Skip to main content
Athletes

Patience and Perseverance: The Will of Dominick Cruz

A Healthy Dominick Cruz Is Finding His Way Back To The Octagon In His First Non-Title Bout In Over Five Years at UFC 259: Blachowicz vs Adesanya

This is not another story about Dominick Cruz on his road to redemption, or his journey through post-injury recovery. We’ve all read enough of those stories throughout his career, and ahead of his featured prelim bout against Casey Kenney at UFC 259, the focus has finally shifted to anything but injuries.

While the matchup between the former WEC and UFC bantamweight champion and the up-and-comer Kenney, on a three-fight win streak, raised a few eyebrows when it was announced, Cruz views this fight just like any other.

Order UFC 259 For Any Device

“As a champion, I’ve faced guys who weren’t ranked, and in one year they win two or three fights in spectacular fashion, and the next thing I know I’m fighting them for the title,” Cruz said. “So it’s all perception, all interpretation with who deserves what.”

History Of Dominick Cruz
History Of Dominick Cruz
/

The UFC veteran said he isn’t keen on concerning himself with the numbers placed next to an opponent’s name, believing rankings aren’t indicative of an opponent’s technical skill level in most cases.

“I mean, he’s on a three-fight winning streak,” Cruz said. “I don’t really look at it as anything other than it’s another guy and I’ve got to fight for my life. It’s him or me, and I gotta take him out.”

MORE UFC 259: How To Order | Jan Blachowicz Career Retrospective | Inside The Octagon | Aljamain Sterling’s Top Finishes | Journey To Champion - Petr Yan | Kennedy Nzechukwu

A three-and-a-half-year layoff sandwiched between two bantamweight title losses, a circumstance that would normally prove to be an imaginatively frustrating one for the average person, instead served as a period of growth for Cruz. And now, seeing as Cruz’s health has reportedly been on the up and up, combined with an unwavering confidence about his abilities, he can finally trust his body and pour all of his efforts into training again.

“I feel good,” the 35-year-old San Diego native said. “Since my last fight I’ve gotten to train consistently for six months so I’m healthy. I’ve been able to train like an athlete without having to stop because of something getting hurt, so that’s nice.”

Dominick Cruz celebrates his split-decision victory over TJ Dillashaw in their UFC bantamweight championship bout during the UFC Fight Night event inside TD Garden on January 17, 2016 in Boston, Massachusetts. (Photo by Jeff Bottari/Zuffa LLC)
Dominick Cruz celebrates his split-decision victory over TJ Dillashaw in their UFC bantamweight championship bout during the UFC Fight Night event inside TD Garden on January 17, 2016 in Boston, Massachusetts. (Photo by Jeff Bottari/Zuffa LLC)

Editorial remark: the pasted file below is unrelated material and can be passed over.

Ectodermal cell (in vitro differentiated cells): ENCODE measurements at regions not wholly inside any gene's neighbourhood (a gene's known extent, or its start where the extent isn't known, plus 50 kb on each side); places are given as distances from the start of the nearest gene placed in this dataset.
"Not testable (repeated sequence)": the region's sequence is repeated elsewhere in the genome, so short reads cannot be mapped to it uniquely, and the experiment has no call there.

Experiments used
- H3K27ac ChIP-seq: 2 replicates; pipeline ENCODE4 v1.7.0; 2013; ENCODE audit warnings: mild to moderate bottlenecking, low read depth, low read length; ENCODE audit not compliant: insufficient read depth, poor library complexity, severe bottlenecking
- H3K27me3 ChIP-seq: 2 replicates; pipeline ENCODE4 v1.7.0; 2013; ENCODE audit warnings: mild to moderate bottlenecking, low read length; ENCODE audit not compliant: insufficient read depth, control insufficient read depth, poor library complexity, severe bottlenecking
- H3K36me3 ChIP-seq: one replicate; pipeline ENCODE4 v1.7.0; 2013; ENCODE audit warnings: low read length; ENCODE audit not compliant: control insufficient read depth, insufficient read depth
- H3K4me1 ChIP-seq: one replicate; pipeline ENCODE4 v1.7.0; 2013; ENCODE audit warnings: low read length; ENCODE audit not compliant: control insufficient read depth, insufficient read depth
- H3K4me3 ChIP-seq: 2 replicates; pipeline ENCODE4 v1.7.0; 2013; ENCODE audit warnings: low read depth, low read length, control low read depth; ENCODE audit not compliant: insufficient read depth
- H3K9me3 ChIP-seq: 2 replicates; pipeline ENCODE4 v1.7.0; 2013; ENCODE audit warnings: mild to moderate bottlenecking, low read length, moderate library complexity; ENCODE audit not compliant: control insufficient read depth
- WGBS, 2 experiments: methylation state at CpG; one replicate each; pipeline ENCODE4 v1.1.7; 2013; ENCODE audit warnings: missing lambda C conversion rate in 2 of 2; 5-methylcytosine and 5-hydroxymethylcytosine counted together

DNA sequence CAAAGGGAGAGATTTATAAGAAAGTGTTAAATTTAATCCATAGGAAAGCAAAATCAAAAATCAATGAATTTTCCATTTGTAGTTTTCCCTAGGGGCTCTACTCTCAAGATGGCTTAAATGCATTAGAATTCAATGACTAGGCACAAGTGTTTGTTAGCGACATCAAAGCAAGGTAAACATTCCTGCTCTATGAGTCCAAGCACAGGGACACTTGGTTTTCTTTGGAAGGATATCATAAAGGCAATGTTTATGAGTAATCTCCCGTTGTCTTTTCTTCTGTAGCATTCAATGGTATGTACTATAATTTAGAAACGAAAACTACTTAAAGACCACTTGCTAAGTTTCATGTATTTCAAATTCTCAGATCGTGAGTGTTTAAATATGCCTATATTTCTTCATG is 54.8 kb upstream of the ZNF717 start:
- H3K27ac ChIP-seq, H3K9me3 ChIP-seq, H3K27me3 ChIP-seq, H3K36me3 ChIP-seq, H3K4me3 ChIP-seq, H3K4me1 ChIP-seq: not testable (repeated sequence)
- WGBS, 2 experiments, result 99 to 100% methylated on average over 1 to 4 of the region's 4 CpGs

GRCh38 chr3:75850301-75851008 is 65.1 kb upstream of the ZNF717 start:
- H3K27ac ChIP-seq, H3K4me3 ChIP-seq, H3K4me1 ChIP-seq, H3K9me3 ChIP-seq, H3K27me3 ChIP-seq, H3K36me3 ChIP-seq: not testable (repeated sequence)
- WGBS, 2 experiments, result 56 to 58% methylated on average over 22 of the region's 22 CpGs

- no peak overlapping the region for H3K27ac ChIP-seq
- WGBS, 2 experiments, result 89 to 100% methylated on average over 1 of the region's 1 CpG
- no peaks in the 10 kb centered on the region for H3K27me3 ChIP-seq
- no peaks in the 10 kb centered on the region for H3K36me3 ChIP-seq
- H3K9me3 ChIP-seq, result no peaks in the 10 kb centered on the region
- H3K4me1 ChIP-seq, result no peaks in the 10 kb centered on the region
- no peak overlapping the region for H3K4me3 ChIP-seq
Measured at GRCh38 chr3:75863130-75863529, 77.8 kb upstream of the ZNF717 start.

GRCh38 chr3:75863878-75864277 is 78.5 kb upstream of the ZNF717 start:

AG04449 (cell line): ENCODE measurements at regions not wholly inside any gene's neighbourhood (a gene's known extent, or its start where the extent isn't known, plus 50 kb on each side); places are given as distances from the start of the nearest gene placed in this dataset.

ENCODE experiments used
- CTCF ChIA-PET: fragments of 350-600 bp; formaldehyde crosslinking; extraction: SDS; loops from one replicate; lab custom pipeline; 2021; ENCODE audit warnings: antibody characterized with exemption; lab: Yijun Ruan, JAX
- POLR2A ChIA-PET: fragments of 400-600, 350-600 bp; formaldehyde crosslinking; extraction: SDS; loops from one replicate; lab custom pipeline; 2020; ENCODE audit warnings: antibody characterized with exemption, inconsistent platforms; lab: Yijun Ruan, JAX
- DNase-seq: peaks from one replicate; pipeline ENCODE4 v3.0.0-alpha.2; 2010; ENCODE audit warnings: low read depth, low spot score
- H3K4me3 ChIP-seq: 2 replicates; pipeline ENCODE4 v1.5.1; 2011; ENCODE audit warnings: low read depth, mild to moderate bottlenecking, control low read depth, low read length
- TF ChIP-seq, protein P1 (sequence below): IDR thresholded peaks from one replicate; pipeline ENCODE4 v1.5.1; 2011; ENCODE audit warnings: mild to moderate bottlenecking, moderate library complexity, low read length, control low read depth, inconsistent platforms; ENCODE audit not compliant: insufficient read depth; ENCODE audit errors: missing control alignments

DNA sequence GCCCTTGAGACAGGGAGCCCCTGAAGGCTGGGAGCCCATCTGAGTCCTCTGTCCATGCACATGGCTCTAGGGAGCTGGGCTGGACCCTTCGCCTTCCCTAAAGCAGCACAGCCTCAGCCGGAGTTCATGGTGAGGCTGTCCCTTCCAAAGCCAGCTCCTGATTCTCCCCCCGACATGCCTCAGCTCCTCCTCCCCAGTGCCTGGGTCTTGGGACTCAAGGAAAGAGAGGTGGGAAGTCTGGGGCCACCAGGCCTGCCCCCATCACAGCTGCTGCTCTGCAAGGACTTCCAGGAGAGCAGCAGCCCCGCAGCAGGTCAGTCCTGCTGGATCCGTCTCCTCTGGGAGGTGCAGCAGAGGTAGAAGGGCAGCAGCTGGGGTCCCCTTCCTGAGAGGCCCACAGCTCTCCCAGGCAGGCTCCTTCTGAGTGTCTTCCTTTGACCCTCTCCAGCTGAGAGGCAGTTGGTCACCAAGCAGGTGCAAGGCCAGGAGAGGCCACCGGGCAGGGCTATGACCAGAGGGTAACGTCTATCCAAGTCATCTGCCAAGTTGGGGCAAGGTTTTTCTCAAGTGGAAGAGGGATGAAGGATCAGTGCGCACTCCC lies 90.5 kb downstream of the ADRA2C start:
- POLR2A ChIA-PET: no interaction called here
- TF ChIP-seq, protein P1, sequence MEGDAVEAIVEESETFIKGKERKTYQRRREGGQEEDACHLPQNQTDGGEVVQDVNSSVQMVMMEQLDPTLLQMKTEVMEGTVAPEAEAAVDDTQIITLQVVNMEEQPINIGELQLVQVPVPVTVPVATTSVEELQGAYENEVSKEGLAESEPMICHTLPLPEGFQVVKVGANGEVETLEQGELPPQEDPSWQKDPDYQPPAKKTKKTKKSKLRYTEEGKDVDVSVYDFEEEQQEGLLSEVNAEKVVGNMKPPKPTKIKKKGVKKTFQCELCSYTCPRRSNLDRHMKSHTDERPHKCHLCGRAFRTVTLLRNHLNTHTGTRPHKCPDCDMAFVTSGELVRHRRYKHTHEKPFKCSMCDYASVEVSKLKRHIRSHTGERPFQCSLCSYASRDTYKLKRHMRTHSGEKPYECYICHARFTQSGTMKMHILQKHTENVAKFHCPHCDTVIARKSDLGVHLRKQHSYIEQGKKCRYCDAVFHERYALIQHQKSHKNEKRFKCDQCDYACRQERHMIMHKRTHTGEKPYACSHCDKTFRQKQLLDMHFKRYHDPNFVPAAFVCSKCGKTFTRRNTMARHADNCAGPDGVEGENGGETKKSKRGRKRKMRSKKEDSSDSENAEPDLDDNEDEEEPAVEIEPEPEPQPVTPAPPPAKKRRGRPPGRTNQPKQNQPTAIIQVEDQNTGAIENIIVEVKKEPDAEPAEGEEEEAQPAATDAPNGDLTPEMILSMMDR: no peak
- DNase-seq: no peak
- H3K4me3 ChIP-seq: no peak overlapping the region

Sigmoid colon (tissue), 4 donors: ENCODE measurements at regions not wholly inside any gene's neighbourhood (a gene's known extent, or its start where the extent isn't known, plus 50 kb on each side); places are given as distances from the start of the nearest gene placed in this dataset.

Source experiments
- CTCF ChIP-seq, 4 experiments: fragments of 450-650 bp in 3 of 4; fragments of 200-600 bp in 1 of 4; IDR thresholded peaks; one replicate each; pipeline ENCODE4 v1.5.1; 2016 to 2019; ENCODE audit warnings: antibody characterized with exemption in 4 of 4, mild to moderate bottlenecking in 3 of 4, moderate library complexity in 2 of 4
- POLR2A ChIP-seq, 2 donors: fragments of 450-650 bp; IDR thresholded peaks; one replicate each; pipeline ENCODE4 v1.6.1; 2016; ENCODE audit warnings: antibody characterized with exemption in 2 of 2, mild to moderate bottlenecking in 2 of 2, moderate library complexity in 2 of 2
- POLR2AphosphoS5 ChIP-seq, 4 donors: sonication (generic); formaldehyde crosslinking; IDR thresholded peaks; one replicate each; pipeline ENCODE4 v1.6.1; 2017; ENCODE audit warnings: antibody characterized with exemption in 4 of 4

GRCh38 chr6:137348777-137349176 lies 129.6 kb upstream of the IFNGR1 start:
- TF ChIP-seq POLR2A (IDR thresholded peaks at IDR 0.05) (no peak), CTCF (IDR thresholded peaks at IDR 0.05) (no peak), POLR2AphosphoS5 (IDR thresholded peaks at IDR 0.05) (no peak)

This isn’t the first time Cruz has had to navigate a years-long, injury-riddled layoff. Three years sat between Cruz defending his bantamweight title against Demetrious Johnson in 2011 and knocking out Takeya Mizugaki in his first fight back in just outside of a minute. Then, another year and a half before the split decision victory over TJ Dillashaw to win back a belt he had never lost in the Octagon.

RELATED: UFC Unfiltered: Amanda Nunes, Dominick Cruz, and UFC 259 | More Than A Belt | Flashback: The Comeback of Dominic Cruz | Watch Dominick's Fights on UFC Fight Pass

Through all of the layoffs, and even the recent losses, Cruz has been able to preserve his level-headedness, a trait that has likely also contributed to his longevity in the sport. So how exactly did he develop his fairly unique mindset?

“Years of just not having control of a lot of bad situations,” Cruz said, with a laugh. “When you start seeing that things in your life aren’t working, you either make adjustments, or you sit with them. I’ve chosen to make adjustments, consistently, over and over so life doesn’t feel so hard.”

The most prominent lesson learned through his adjustments over the course of more than 15 years as a professional fighter is simple: that nothing on the other side of the chain link fence matters, especially in the UFC. Cruz doesn’t concern himself with his placement on a fight card, rankings, or the perceived quality of an opponent, because at any moment, anything can happen.

And while his reaction to being placed as the final bout on the preliminary portion of the UFC’s most stacked event of 2021 thus far has been perceived by many as Cruz lacking an ego, he’s been quick to correct the misinterpretation.

Dominick Cruz punches Urijah Faber during the UFC 199 event at The Forum on June 4, 2016 in Inglewood, California. (Photo by Brandon Magnus/Zuffa LLC)
Dominick Cruz punches Urijah Faber during the UFC 199 event at The Forum on June 4, 2016 in Inglewood, California. (Photo by Brandon Magnus/Zuffa LLC)

“Of course, I have an ego at times; it’s a healthy thing to have an ego, at times,” Cruz emphasized. “It’s just that there’s a time when having an ego does not serve you. So, in that particular instance [of being on the prelims], I’m not attached to my ego at all. On fight night, I am.”

So when he squares off against the former two-division LFA champion in his first non-title bout in nearly six years, Cruz will be treating this fight ⁠— and his opponent ⁠— no differently.

“I’m excited to be in there. Casey Kenney is an exciting matchup because of his durability, his skillset, and he’s improved a lot in his striking in the three-fight win streak he’s put together,” Cruz said. “I’ve lost my last two fights. They were title fights, with some of the best in the world. I’m excited to test myself against someone with a win streak. That’s all this is. It’s just a test for myself.”